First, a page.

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Interview with Patch Schwadron
Julia Valentine: The first time I saw your picture, it was on a Fitness for Life exercise class flyer at the Reebok Sports Club/NY. Your picture is fantastic. You look gorgeous. And Fitness for Life is such a great motto. How did you come up with it and can you explain the double meaning?
I spent some of my youth in Europe, and much of my training was in Europe. After coming to America, I found myself somewhat mystified by the way the American culture views age. As a professional trainer, I work with a wide spectrum of people, from preteens to the elderly.
There are many types of mentoring programs out there; from informal to formal programs, one-on-one to group-based and from school to career-based. With a little digging, you could easily find a program that fits your personal style, time-constraints and best utilizes your forte to benefit a younger person.
Fitness and fun—these two words are usually not used in the same sentence post–elementary school. However, the fundamental difference between a successful life change and another failed fad diet is a positive association between fitness and happiness. Utilizing your body is not a chore, it is a luxury.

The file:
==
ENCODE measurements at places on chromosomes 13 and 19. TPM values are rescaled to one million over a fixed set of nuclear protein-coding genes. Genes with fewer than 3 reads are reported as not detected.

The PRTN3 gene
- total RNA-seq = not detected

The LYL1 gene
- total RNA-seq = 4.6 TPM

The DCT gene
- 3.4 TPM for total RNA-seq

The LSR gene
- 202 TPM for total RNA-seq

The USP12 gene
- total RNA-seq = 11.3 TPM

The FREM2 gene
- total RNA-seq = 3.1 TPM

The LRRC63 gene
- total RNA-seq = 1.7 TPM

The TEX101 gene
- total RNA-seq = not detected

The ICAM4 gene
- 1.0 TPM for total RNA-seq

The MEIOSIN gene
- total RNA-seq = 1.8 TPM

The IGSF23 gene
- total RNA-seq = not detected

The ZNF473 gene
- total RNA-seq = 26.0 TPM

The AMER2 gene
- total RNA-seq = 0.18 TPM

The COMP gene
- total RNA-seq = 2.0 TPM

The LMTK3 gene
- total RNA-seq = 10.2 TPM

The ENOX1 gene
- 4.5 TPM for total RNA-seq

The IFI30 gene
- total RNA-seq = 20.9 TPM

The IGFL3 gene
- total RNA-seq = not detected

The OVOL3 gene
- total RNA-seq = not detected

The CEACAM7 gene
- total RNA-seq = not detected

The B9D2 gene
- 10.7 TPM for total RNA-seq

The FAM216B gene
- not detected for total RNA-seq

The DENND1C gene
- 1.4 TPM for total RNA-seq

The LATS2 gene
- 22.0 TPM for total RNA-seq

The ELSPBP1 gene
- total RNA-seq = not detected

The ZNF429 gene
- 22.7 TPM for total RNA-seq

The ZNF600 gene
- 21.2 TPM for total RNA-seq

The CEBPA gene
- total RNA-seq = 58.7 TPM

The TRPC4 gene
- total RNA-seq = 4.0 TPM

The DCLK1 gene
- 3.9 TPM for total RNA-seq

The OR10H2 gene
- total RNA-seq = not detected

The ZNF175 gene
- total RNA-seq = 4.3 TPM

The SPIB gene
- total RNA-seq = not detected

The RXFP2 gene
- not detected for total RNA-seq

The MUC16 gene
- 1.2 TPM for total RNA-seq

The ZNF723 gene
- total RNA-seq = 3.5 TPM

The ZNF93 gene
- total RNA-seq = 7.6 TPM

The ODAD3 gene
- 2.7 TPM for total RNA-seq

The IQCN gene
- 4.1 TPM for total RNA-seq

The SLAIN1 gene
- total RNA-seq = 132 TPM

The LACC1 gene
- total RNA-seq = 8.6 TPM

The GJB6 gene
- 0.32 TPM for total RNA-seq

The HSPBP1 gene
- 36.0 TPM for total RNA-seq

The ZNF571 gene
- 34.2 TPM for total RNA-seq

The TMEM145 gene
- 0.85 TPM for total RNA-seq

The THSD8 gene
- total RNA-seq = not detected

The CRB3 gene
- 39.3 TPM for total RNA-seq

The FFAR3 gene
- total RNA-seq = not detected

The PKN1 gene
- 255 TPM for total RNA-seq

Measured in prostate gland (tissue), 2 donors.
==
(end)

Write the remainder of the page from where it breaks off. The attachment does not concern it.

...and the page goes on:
Continued from Part I
Although there are numerous explanations as to why living a fulfilling life is the exception rather than the rule, we will throw out a few thought-provoking ideas.
Suffering and Pain: The Best Justification
The first inkling that there was a flaw in my thinking came when I observed my stepfather. He played violin in the orchestra of an opera house, which brought him great joy and meaning but relatively little income, not to mention it took up most of his time. Since he knew everything there was to know about violins, he became a violin dealer, finding great deals for a few of his clients — and in the process, he substantially increased his income in just a few hours a month. I was amazed. Suddenly, the dream of the triad of money, joy and meaning was a lot more achievable.
Most people are familiar with anecdotal evidence of creative genius continuing well into the later years of life. Giuseppe Verdi composed “Ave Maria” at age 85; Benjamin Franklin invented bifocal lenses at 78; Frank Lloyd Wright completed the Guggenheim museum at 91.